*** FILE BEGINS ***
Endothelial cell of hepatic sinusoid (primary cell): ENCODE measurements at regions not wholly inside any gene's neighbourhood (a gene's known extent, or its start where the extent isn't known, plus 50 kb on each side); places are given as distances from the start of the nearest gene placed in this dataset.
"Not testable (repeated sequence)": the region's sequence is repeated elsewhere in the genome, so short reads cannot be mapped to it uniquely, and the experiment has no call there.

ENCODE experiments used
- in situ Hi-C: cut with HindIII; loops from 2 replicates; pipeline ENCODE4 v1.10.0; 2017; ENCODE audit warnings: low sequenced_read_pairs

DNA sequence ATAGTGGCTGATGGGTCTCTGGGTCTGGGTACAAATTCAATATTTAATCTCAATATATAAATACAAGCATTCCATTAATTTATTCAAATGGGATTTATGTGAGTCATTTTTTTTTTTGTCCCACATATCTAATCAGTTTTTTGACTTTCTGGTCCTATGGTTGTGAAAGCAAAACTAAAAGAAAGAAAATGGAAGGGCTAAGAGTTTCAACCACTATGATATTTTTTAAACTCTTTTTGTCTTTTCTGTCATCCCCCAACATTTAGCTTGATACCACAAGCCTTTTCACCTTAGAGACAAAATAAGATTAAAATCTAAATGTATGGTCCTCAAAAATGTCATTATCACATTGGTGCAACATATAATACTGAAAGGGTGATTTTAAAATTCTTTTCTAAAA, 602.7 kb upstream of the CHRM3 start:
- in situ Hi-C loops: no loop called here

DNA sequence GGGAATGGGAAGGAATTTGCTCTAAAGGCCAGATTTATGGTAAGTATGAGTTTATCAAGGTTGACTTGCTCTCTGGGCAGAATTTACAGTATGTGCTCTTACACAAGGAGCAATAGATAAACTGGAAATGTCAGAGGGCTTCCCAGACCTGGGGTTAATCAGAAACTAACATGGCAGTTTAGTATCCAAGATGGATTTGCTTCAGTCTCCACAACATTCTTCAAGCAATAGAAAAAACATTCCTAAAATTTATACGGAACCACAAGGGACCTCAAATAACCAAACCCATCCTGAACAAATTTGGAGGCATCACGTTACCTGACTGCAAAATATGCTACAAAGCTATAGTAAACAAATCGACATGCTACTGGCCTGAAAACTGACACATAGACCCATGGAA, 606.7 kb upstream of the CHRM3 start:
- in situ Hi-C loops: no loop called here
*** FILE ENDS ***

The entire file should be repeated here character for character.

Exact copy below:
Endothelial cell of hepatic sinusoid (primary cell): ENCODE measurements at regions not wholly inside any gene's neighbourhood (a gene's known extent, or its start where the extent isn't known, plus 50 kb on each side); places are given as distances from the start of the nearest gene placed in this dataset.
"Not testable (repeated sequence)": the region's sequence is repeated elsewhere in the genome, so short reads cannot be mapped to it uniquely, and the experiment has no call there.

ENCODE experiments used
- in situ Hi-C: cut with HindIII; loops from 2 replicates; pipeline ENCODE4 v1.10.0; 2017; ENCODE audit warnings: low sequenced_read_pairs

DNA sequence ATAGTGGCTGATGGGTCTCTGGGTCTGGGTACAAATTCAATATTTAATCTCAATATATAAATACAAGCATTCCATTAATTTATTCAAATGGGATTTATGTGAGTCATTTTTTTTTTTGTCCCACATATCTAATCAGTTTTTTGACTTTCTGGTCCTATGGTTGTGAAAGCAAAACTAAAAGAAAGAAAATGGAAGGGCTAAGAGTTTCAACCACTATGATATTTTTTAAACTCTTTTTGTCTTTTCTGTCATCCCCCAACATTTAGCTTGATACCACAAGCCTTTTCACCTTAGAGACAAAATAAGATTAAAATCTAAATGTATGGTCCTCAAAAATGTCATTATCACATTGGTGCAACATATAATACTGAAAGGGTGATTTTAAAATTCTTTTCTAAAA, 602.7 kb upstream of the CHRM3 start:
- in situ Hi-C loops: no loop called here

DNA sequence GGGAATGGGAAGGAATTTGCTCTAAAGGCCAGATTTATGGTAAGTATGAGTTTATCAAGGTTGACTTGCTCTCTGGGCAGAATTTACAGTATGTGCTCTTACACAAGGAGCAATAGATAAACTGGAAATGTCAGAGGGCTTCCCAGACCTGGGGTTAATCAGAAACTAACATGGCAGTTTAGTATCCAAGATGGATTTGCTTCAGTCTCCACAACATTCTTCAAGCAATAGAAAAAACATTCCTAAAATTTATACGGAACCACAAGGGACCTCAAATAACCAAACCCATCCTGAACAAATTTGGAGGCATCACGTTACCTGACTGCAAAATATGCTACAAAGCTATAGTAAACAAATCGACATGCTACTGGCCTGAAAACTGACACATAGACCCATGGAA, 606.7 kb upstream of the CHRM3 start:
- in situ Hi-C loops: no loop called here